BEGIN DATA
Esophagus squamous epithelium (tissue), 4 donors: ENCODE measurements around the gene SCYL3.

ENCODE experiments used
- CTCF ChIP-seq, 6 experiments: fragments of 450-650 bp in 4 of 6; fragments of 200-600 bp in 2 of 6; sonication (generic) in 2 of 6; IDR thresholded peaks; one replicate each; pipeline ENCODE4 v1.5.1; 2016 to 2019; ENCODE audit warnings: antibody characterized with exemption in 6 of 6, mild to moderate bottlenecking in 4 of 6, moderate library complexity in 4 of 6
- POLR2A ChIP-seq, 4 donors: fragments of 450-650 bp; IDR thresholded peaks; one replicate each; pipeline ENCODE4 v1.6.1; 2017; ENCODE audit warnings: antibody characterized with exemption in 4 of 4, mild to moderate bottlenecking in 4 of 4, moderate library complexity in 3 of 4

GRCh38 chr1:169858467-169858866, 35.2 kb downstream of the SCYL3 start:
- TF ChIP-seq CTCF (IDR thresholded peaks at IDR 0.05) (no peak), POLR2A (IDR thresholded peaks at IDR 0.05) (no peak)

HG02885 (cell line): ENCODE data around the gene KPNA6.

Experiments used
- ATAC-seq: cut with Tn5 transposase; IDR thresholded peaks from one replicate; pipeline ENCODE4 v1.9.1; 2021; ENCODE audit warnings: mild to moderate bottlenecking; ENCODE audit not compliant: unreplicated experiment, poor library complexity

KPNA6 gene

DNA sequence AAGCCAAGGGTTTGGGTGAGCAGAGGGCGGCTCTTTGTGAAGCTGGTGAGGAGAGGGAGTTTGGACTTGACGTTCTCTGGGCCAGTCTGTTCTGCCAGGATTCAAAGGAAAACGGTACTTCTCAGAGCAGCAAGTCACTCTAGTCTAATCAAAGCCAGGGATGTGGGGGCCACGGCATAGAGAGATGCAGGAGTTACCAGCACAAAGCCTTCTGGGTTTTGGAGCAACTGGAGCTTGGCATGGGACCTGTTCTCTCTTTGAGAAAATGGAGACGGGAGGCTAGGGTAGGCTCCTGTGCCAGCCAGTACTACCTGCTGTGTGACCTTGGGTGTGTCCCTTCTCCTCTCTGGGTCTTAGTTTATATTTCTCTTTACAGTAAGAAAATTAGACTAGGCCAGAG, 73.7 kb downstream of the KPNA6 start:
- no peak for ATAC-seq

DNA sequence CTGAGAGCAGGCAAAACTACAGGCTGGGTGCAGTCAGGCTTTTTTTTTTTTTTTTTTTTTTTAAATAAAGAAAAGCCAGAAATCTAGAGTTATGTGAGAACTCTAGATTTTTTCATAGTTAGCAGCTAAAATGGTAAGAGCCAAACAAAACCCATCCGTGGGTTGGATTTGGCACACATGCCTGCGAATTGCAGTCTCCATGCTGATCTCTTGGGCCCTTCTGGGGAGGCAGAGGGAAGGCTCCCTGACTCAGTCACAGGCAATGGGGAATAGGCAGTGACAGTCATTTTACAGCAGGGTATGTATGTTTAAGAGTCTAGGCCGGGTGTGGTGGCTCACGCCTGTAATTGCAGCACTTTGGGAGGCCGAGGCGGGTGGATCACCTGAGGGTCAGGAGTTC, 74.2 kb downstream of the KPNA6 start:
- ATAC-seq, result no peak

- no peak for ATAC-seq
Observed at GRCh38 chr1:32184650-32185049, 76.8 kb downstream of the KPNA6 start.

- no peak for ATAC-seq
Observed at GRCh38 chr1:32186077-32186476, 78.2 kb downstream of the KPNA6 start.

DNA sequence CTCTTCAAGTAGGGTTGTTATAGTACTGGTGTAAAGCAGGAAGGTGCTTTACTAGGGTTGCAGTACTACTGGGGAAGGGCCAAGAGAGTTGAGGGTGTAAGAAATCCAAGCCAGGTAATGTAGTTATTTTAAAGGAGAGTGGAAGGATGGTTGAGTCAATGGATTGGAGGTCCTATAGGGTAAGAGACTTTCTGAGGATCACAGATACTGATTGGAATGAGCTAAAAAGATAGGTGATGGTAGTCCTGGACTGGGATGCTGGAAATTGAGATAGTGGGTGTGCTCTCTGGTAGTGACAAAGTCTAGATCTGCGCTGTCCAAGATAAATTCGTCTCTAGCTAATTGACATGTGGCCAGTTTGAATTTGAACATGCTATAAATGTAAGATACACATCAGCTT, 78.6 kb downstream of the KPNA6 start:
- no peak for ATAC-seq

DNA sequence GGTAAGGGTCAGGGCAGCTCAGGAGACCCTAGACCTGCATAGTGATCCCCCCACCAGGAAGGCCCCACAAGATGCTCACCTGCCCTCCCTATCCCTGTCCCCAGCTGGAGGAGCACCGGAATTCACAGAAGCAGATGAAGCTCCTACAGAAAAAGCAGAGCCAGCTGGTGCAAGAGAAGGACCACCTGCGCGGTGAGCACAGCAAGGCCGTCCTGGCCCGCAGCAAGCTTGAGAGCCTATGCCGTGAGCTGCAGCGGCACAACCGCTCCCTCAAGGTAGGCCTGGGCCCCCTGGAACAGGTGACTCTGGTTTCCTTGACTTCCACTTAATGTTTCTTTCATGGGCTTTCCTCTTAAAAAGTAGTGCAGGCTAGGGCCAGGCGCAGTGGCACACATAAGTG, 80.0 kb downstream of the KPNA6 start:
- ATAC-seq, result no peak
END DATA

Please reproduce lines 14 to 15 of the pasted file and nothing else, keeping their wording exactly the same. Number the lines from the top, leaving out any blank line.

- ATAC-seq, result no peak

- no peak for ATAC-seq